·       improve our resilience through the storms of life

·       fulfill our needs for companionship and a sense of belonging

·       keep humble by reminding us that we are not self-sufficient

Finally, let’s not forget that good friends help us enjoy life and have much-needed fun (that elusive three-letter word that seems to dry up in midlife). For this, too, is a gift from God. Proverbs 17:22 says, “A merry heart does good, like medicine, but a broken spirit dries the bones” (NKJV).

You might relate to the feeling of being surrounded by people (or kids), yet still alone without meaningful friendships or authentic church fellowship. We were never meant to do life alone, yet unfortunately, many of us live this way—and are paying dearly for it.

Let’s examine how we can make more time for friendship and fellowship.

Making Time for Friends When You’re Already Busy

1. Make friendships (and fellowship) an intentional priority. 

Stephen Covey first coined the concept of “big rocks first.” According to this model, we should prioritize and schedule our Big Rocks first, referring to our most important priorities. For most of us, friends are the bits of gravel that we may (or may not) fit into the nooks and crannies of our schedules.

If we want to change this, we must make the paradigm shift of making friendship one of our Big Rocks.

While our spouses and kids are important, consider if you need to rebalance your priorities to make friendships happen. Friendship is a form of self-care, just like a healthy diet, exercise, and adequate sleep.

Sure, we could go without, but we’ll suffer for it.

2. Schedule friendships on your calendar. 

Don’t relegate your friendships to your mental Someday List. Translate your “I-should-call-her-sometime” good intentions into concrete plans. Make a specific plan with a friend, schedule it like any other appointment, and protect it.

Friendships don’t deepen with once-a-year get-togethers but require consistent, intentional effort.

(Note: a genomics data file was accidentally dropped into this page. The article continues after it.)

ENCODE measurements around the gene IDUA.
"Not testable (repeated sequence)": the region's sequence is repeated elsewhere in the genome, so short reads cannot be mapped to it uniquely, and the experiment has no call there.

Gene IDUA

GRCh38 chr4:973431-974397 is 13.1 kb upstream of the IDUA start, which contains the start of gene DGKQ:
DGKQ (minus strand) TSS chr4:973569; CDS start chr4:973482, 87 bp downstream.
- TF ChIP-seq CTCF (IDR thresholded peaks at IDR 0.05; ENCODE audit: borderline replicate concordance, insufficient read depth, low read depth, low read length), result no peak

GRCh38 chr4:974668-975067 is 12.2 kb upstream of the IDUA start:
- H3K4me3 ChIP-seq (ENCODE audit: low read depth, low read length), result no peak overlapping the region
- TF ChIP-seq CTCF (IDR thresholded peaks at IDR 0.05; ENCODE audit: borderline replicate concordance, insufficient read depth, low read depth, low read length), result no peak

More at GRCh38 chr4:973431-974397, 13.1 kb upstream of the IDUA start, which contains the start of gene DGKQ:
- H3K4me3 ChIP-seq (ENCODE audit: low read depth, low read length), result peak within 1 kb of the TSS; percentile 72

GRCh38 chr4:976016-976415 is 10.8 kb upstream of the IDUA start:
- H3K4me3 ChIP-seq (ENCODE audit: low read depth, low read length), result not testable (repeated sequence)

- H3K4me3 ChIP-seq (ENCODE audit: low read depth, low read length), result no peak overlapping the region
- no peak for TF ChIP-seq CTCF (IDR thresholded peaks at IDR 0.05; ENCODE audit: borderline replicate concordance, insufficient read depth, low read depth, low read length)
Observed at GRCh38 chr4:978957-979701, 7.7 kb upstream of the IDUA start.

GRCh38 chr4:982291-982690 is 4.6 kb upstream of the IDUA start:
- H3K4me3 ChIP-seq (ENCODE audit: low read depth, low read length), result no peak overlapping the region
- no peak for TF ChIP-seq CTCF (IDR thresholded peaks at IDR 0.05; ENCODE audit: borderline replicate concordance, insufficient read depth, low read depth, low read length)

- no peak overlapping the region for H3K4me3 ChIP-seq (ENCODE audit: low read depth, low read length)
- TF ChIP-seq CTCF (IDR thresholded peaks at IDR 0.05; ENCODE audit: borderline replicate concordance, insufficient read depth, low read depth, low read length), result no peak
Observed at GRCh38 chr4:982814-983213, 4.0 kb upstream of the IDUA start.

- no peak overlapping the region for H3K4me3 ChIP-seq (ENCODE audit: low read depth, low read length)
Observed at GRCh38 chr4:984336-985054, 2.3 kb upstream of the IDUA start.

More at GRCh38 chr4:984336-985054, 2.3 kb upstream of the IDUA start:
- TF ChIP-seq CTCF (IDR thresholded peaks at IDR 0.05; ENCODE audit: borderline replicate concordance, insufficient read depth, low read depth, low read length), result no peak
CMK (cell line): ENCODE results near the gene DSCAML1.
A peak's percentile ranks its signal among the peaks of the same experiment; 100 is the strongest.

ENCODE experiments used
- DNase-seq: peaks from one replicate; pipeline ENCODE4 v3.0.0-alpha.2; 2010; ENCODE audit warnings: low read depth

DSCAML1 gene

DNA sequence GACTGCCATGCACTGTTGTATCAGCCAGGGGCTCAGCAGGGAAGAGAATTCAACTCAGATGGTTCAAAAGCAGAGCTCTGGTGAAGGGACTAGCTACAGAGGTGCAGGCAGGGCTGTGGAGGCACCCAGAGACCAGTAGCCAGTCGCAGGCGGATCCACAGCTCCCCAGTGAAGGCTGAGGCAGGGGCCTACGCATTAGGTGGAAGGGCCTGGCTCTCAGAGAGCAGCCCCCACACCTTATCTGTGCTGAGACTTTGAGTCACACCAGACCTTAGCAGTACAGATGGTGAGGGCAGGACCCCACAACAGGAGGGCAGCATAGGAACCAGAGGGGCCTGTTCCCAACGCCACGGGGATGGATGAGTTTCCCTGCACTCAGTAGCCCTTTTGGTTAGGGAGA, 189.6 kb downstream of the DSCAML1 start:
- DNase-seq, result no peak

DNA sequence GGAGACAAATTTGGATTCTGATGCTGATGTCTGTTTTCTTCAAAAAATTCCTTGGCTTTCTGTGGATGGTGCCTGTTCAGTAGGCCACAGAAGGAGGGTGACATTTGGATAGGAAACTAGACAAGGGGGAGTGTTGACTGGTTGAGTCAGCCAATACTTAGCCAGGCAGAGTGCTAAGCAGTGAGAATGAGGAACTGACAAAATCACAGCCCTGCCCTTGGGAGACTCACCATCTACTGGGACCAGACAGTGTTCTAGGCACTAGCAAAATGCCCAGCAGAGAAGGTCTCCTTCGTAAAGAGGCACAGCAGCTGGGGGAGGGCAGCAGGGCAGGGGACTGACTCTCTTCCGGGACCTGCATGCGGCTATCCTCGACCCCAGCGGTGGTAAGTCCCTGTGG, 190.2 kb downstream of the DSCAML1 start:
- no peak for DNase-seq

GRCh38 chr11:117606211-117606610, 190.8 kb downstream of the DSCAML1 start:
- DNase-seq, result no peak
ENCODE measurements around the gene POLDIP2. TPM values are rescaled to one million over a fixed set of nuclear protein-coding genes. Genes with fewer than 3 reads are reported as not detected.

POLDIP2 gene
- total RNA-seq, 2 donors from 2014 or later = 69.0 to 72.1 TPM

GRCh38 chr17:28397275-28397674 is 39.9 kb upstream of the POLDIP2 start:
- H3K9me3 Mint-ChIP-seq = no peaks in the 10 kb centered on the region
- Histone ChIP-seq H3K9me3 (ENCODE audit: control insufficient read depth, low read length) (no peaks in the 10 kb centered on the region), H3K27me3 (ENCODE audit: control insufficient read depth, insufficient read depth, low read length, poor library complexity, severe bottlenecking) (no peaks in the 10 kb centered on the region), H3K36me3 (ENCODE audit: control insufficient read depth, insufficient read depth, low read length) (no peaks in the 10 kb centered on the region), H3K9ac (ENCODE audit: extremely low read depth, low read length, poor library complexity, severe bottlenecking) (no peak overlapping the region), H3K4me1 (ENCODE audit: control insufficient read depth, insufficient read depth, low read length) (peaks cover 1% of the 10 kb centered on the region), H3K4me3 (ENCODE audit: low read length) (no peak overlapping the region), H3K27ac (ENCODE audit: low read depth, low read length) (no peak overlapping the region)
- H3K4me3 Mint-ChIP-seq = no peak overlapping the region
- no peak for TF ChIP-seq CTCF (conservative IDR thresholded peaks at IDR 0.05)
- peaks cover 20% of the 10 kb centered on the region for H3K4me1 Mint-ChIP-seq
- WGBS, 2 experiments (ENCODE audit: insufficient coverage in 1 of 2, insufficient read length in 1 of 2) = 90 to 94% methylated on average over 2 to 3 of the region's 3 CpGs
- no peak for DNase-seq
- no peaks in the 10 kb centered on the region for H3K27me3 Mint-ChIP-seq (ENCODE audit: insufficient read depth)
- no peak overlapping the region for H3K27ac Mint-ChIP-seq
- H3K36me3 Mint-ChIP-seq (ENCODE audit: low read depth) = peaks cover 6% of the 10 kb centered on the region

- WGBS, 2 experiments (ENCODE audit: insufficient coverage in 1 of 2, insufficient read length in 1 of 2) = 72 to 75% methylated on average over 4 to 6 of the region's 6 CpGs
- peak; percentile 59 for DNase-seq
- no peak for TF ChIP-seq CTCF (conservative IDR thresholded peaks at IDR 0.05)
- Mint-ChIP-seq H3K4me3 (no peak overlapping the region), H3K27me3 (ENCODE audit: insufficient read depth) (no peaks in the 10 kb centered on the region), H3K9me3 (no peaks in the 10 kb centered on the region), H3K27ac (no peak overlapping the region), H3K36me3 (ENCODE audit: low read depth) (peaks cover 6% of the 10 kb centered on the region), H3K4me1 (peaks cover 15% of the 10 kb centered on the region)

3. Invite a friend to do something you already do. 

Kill two birds with one stone. Invite someone to walk their dog with you around the neighborhood. Have another parent over for a playdate.

Attend the same church service. Run an errand together. Go brick-and-mortar shopping (remember those days?). Get your exercise steps in together.

4. Invite a friend to have a meal with you.

We’ve all got to eat, right? Jesus modeled breaking bread and having a meal together as one of the best ways to deepen friendships.

Enjoy a meal at that new restaurant that you’ve been wanting to try, or invite a friend over for a meal. Alternatively, meet over coffee, tea, or dessert.

5. Use your lunch break or work commute.

With a little planning, you can use your lunch break to call a friend or take a walk with a co-worker outside. Another idea is to call someone during your commute to work. (Okay, this one might not work for introverts, but you get the idea.)

6. Substitute real-life friends in place of social media and TV.

We often feel like we don’t have enough time for friendship in our busy lives. But one study shows that the average American spends about 2 hours on social media each day. And another study shows that Americans spend 3 hours a day watching TV.

Social media and TV are low-hanging fruit when we need more time. Consider cutting back in this area to make time for a friend.